Search for yield
Our longstanding investment themes have been to move up the capital structure and look for sustainable yield opportunities. The key word is ‘sustainable’. Most obviously, a pension fund may prefer a high dividend yielding portfolio to meet its pensioner’s needs. But is dividend cover actually strong enough in the new environment? The risks facing UK commercial real estate from this growth shock are obvious, but we continue to see attractions in continental Europe for this asset class. If sterling is a major shock absorber it should under-perform the euro, but we still expect relative monetary policy to support the dollar versus the euro. Lastly, we still favour European corporate bonds as the pressures on the ECB to buy are even higher post Brexit.
As well as making strategic or tactical asset allocation decisions, pension schemes also need to consider how they allocate a scarce resource – their research expertise, whether internal or relying on fund managers, independent providers or consultants. These resources now need to be applied differently. For example, much more resource is required for political analysis – not just in terms of market volatility but what populism means for government decisions on taxation and regulation. A second suggestion is that more scenario analysis is required. We have put a successful process in place, for example, we have examined the impact on our portfolios of a plunge in oil prices, a crisis in China and a Brexit event. Future scenarios look increasingly to be political as much as economic.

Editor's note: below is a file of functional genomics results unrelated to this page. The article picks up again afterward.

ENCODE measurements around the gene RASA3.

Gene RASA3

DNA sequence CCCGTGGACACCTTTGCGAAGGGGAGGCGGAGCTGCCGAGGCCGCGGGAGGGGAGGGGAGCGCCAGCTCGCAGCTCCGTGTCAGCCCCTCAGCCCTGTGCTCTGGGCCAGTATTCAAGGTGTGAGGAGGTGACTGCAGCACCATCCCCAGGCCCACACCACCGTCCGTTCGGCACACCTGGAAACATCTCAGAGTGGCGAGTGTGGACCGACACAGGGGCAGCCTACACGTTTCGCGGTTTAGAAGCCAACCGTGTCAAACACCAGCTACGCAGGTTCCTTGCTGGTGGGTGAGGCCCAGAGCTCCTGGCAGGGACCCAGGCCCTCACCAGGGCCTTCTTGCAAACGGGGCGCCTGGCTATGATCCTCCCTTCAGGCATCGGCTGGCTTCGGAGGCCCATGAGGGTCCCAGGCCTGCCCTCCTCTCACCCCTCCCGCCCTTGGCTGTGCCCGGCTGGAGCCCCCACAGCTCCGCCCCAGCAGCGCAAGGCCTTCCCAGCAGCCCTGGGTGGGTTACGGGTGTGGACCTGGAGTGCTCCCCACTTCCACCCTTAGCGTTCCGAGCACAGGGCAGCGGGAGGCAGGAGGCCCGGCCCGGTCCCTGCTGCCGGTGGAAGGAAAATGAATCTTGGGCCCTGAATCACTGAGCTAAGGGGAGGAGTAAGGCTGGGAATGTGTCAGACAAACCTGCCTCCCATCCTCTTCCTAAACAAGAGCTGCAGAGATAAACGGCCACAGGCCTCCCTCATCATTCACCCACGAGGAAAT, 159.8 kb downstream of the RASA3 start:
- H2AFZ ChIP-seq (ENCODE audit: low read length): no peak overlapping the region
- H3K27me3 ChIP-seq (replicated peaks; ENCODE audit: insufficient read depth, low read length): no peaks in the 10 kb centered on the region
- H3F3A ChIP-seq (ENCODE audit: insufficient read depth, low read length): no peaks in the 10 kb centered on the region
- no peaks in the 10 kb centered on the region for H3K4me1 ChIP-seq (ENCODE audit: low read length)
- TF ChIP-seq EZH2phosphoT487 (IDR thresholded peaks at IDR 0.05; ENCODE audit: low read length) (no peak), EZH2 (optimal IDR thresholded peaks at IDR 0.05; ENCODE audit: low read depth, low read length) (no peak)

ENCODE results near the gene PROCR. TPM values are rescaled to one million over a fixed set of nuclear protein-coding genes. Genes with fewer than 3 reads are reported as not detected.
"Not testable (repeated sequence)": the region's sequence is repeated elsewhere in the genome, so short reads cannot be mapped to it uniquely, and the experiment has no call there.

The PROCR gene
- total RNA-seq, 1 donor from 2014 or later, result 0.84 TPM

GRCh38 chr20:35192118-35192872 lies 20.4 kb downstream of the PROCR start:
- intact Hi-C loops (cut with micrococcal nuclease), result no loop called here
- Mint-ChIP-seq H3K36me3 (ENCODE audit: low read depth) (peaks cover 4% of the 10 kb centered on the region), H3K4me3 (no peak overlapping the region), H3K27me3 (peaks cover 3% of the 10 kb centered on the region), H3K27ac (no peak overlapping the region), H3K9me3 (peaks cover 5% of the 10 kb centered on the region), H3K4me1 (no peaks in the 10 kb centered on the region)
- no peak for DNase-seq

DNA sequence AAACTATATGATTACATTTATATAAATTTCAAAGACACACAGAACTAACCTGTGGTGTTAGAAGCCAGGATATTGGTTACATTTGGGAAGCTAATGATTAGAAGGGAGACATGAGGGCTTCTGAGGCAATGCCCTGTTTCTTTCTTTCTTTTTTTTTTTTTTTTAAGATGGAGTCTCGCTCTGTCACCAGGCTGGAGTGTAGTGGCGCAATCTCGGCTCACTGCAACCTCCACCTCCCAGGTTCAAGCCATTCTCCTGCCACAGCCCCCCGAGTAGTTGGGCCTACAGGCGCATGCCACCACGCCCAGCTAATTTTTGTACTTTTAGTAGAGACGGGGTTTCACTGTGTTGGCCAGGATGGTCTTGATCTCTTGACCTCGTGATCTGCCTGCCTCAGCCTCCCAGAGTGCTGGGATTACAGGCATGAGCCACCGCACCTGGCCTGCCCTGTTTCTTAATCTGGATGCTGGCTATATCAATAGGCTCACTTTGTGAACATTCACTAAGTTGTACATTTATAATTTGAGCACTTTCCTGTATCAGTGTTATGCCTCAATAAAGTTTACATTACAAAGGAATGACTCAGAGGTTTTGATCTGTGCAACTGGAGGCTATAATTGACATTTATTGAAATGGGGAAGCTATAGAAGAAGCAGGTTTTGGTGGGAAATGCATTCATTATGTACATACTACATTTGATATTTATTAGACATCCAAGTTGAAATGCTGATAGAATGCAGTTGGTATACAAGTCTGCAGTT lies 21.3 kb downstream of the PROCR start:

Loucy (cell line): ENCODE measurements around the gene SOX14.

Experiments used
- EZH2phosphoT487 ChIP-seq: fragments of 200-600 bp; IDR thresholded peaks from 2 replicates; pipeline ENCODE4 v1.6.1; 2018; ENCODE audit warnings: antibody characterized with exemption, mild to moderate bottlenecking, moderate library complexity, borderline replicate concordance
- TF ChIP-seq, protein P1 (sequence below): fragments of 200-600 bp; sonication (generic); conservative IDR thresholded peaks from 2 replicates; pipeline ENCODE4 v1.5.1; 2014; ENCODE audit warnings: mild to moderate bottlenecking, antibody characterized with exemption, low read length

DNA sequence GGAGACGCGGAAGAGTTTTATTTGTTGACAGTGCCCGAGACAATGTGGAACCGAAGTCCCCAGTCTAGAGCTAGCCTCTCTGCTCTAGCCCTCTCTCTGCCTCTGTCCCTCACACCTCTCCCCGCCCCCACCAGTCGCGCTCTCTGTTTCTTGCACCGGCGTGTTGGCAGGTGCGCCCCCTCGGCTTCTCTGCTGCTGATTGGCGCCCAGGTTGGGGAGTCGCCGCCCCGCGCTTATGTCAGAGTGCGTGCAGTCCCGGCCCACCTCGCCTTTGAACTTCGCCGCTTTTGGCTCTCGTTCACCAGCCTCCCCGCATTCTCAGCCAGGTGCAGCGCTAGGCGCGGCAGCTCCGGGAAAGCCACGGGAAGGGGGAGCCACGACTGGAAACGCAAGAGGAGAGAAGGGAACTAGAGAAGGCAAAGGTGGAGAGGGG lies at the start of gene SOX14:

To summarise, many of the complex decisions facing European pension schemes post Brexit will benefit from analysing other global phenomenon. The pressures on the ECB can be set alongside those facing the BoJ. European politics are complicated, but the US elections require scenario analysis too. A world of low numbers is driven by the Chinese structural slowdown. Asset allocation decisions are straightforward in the first phase of the Brexit outcome, but the phenomenon will last years, requiring more scenario analysis and thematic investing as well as traditional strategic and tactical asset allocation.
Andrew Milligan is head of global strategy at Standard Life Investments